Great Examples Of Website Personalization

We are well and truly in the technical era – every man and their dog has a website, and if you have a business without some sort of online presence, then you are setting yourself up for failure.

Partly thanks to this advanced technical era, consumers are getting smarter and expectations are growing. No longer is it acceptable to simply have a webpage with information and expect the consumer to do all the work. Unless you are able to personalize the content in some way, then there is a very high chance that the consumer will get bored or be uninspired and go somewhere else.

The fact of the matter is that there is so much competition, and you can bet that there will be a company or two (or more) offering the same product or service as you, but with better personalization. If the consumer has a choice of two websites – one which makes them feel like an individual and which only makes them feel like a number or statistic, then you don’t need to be a rocket scientist to know which company will generate the most business.

The internet can be a complex and often confusing web of information. It is fine for me to say ‘personalize your content’, but what exactly does that mean? Are you, as a business or website owner, expected to be online 24/7 waiting for a visitor to the website to then work out who they and what they want? Or are you expected to hand type every single individual email to make sure that the same generic content is not sent out? You can if you like, but this is neither sustainable or at all feasible.

Luckily for you, there are many examples of websites currently using personalization that you can look at for inspiration, and there are online companies that exist purely to assist in the automation of personalized content.

Now that you know what you need to do, below is an overview on exactly how to achieve the ultimate personalization, complete with real-world examples. You will see that so many of your favorite and most recognizable brands already use personalization on their websites, without you even knowing it. That is the ultimate goal – don’t make it obvious that you are targeting individual people – make it subtle and effective and it won’t be long until you are reaping the rewards through improved click rate and increased profitability.

What Is Website Personalization

It is fairly self-explanatory – website personalization in a nutshell is personalizing the experience for a visitor to your website. Whether it be the tailoring the visible content on a website’s home page, or ensuring that certain emails and promotions are only sent to the prospects or customers that will properly appreciate them, and be most likely to use them. There really are so many different types of personalization that will depend on what you are offering, who your customers are and what industry you are in.

Examples Of Website Personalization

Website personalization is not a new concept. It has been around for some time, and is currently improving and evolving over time. There are many industries and businesses currently engaging in website personalization.

1. Amazon

Amazon and other online department stores are all about personalization, and are really reaping the benefits. If you have ever logged onto Amazon or any of the other online stores (whether they are selling electronics, clothing or even pet supplies), you may notice that it seems to read your mind and will predominantly feature products that you are interested in, or even products that compliment previous purchases you have made.

This is personalization. The home page for Amazon looks different to every person that visits. The website analyses previous shopping behavior so it actually is kind of reading your mind!

2. Netflix / Google Play

Even websites that are not your traditional shopping sites offer personalization. The biggest evidence of this is the fact that if you are located outside of the United States, you cannot even visit the U.S Netflix site. For example, if you are on an Australian IP address and you type in www.netflix.com, it will automatically redirect you to the Australian website. It has worked out where you are located and personalized the website to suit you. It figures that you have no use visiting the U.S site.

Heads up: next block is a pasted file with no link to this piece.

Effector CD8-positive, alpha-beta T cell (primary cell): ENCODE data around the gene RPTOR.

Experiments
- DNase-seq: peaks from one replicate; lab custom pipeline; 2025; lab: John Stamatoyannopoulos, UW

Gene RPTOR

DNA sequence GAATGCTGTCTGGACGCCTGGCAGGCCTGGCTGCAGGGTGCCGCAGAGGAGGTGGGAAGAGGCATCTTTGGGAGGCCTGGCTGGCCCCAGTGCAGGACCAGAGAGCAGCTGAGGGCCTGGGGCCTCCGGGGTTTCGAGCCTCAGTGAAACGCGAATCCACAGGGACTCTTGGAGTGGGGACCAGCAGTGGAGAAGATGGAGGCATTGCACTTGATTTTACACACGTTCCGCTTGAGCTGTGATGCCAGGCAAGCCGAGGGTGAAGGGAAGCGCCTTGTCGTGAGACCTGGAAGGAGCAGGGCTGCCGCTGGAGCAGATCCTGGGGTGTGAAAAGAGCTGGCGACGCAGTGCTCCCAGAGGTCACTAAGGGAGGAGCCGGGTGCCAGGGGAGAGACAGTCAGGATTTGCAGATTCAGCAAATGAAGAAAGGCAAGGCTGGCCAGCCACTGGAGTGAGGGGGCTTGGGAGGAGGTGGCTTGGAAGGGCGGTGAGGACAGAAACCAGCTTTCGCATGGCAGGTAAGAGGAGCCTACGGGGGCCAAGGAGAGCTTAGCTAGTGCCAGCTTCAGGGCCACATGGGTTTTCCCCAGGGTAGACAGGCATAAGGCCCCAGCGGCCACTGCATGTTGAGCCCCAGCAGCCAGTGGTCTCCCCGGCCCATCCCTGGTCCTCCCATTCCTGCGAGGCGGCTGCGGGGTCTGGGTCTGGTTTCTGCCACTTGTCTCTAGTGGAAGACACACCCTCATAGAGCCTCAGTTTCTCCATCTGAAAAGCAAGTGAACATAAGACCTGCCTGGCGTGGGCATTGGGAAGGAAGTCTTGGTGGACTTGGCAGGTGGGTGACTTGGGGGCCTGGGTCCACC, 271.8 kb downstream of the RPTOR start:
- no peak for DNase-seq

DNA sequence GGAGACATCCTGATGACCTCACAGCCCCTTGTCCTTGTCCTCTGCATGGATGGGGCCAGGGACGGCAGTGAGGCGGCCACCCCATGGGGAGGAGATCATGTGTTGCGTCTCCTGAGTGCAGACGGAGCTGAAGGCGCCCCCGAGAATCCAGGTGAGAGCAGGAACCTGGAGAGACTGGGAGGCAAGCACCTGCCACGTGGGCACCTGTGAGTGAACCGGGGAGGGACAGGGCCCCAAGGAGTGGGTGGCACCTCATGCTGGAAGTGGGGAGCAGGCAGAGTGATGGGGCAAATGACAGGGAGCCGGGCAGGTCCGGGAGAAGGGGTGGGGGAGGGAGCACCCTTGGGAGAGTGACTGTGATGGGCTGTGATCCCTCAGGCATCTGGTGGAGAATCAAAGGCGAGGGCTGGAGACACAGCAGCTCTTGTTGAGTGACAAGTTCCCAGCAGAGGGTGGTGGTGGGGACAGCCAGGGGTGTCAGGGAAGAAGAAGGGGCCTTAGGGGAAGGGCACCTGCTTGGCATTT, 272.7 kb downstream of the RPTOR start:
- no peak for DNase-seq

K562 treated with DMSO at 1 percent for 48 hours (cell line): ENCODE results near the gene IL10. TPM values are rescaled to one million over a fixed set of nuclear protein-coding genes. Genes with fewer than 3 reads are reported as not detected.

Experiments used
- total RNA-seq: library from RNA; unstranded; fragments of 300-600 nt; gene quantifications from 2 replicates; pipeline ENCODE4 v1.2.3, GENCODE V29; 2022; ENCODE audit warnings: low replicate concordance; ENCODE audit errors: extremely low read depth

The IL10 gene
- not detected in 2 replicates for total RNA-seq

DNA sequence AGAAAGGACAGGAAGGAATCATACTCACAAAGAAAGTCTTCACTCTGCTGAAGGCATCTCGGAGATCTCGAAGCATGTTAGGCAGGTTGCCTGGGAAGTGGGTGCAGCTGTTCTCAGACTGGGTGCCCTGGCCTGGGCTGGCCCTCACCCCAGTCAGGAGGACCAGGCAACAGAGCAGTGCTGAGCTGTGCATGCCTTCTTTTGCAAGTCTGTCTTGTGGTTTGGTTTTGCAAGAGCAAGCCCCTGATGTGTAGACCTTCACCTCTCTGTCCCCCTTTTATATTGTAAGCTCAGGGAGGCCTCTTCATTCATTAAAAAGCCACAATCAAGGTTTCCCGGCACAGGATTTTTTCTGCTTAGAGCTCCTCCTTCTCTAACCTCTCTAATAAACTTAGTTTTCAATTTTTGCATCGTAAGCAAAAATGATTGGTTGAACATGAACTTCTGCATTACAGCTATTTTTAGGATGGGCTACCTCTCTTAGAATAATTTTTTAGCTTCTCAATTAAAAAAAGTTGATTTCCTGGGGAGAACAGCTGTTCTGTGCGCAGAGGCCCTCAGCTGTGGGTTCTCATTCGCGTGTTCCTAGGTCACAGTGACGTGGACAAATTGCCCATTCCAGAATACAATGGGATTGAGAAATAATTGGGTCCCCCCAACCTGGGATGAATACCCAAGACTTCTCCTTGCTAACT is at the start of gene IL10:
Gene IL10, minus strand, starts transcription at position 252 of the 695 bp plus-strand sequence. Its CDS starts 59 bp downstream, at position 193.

All online streaming sites offer personalization – they remember what you have previously watched, and when you log in (regardless of what device), the home page will introduce new movies or shows that it feels you would be interested in. This is really beneficial for the users as at times this is the only way that they may know of certain shows, and creates customer satisfaction.

3. Spotify / Pandora

Working in the same way as Netflix, but focusing on your ears rather than your eyes – Spotify, Pandora and other music streaming sites offer personalized playlists and radio stations based on what you have listened to the most. It will even recommend new albums and songs that it thinks you will like. It is a great way to find new music, and benefits both the artists and the consumer. Enter in a particular song or genre and it will a build personalized playlist for you.

4. Facebook

Possibly the most deliberate of personalization is on social media – namely Facebook. Nearly everyone has a Facebook account, and anyone who has logged in within the last few months will have noticed strategic posts and sponsored adverts that are freakishly relevant. You can be scrolling through your newsfeed and suddenly an advert for a product or service that you have been thinking about will appear. As if Facebook read your mind. Rather it reads your browsing history, both within and outside of the Facebook website.

Facebook will also note frequently used key words in your posts and put two and two together to work out what you are into. If you start talking about volunteering in Cambodia and have googled different companies that offer such volunteering programs, prepare to start seeing volunteering adverts pop up on your Facebook feed. Another way that Facebook personalizes content is to predominantly show posts from close friends that you interact most with, rather than those who have profiles that you barely look at.

5. McDonalds

Ever noticed that the McDonalds website seems to know when it is time for breakfast no matter what time zone you are in? This is personalization. Rather than have a homepage that offers every potential burger and meal under the sun at all times, the website will work out where you are by your IP address, and it will not only show you meals for that particular time of the day, but will provide specific information about your local restaurant. So you will not get information on a burger that is not available in your area.

A lot of fast food websites use this style of personalization – otherwise if the website looked identical no matter when or where you logged in, then there would be a lot of irrelevant and potentially incorrect information given to you.

6. Scholar Advisor